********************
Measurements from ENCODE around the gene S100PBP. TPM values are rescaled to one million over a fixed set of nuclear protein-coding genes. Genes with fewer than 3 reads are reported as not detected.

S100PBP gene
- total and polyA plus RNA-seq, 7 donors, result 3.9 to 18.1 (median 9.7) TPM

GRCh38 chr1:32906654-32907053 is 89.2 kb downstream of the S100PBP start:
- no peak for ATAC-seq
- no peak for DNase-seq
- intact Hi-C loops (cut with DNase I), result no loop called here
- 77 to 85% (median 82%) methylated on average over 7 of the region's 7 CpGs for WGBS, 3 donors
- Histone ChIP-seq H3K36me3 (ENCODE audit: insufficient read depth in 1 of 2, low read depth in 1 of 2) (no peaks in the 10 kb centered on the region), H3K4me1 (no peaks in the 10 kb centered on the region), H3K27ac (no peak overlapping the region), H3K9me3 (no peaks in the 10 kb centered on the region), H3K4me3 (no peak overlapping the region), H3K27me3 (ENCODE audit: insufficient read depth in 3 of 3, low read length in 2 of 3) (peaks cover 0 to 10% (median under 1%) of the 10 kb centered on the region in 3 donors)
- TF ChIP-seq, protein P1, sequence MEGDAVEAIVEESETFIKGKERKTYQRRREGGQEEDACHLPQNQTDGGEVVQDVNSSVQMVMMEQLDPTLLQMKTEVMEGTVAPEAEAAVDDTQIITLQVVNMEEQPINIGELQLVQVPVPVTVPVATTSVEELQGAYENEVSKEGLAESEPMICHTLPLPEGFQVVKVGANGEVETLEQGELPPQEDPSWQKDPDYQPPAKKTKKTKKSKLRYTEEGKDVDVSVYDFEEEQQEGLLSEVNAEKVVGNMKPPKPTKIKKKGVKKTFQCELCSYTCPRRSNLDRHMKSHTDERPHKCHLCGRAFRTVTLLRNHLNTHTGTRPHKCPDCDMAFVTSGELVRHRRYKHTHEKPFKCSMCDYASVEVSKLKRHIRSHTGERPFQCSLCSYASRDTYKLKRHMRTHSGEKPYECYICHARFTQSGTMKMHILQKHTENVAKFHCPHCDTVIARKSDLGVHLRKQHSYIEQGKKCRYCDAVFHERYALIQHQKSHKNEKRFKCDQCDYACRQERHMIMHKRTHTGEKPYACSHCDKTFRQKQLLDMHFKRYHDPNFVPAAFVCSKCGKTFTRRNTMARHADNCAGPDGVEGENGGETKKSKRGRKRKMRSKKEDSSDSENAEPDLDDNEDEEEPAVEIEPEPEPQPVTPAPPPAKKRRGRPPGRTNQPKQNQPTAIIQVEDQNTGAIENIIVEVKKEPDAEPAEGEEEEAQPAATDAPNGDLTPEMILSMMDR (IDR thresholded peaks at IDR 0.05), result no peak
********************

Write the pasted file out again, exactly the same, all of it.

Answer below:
Measurements from ENCODE around the gene S100PBP. TPM values are rescaled to one million over a fixed set of nuclear protein-coding genes. Genes with fewer than 3 reads are reported as not detected.

S100PBP gene
- total and polyA plus RNA-seq, 7 donors, result 3.9 to 18.1 (median 9.7) TPM

GRCh38 chr1:32906654-32907053 is 89.2 kb downstream of the S100PBP start:
- no peak for ATAC-seq
- no peak for DNase-seq
- intact Hi-C loops (cut with DNase I), result no loop called here
- 77 to 85% (median 82%) methylated on average over 7 of the region's 7 CpGs for WGBS, 3 donors
- Histone ChIP-seq H3K36me3 (ENCODE audit: insufficient read depth in 1 of 2, low read depth in 1 of 2) (no peaks in the 10 kb centered on the region), H3K4me1 (no peaks in the 10 kb centered on the region), H3K27ac (no peak overlapping the region), H3K9me3 (no peaks in the 10 kb centered on the region), H3K4me3 (no peak overlapping the region), H3K27me3 (ENCODE audit: insufficient read depth in 3 of 3, low read length in 2 of 3) (peaks cover 0 to 10% (median under 1%) of the 10 kb centered on the region in 3 donors)
- TF ChIP-seq, protein P1, sequence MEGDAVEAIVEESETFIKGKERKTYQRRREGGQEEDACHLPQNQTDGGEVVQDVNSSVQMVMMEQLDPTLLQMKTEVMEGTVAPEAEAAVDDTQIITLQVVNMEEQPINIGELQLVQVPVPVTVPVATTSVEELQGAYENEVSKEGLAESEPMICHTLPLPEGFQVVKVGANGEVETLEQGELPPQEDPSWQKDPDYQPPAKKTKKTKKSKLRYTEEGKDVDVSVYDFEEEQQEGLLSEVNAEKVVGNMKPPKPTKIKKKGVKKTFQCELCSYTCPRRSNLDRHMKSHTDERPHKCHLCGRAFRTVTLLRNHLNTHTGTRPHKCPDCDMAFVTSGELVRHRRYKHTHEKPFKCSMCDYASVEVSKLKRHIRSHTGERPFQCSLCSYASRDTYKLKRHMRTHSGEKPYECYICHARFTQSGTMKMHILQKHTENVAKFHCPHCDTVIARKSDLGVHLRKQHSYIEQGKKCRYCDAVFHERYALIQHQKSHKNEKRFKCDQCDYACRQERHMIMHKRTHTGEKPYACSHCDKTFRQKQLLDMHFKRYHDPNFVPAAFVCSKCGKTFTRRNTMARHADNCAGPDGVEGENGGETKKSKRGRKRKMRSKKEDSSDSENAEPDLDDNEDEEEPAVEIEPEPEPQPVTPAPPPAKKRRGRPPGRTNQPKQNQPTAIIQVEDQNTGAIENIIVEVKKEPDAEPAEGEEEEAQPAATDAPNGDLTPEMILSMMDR (IDR thresholded peaks at IDR 0.05), result no peak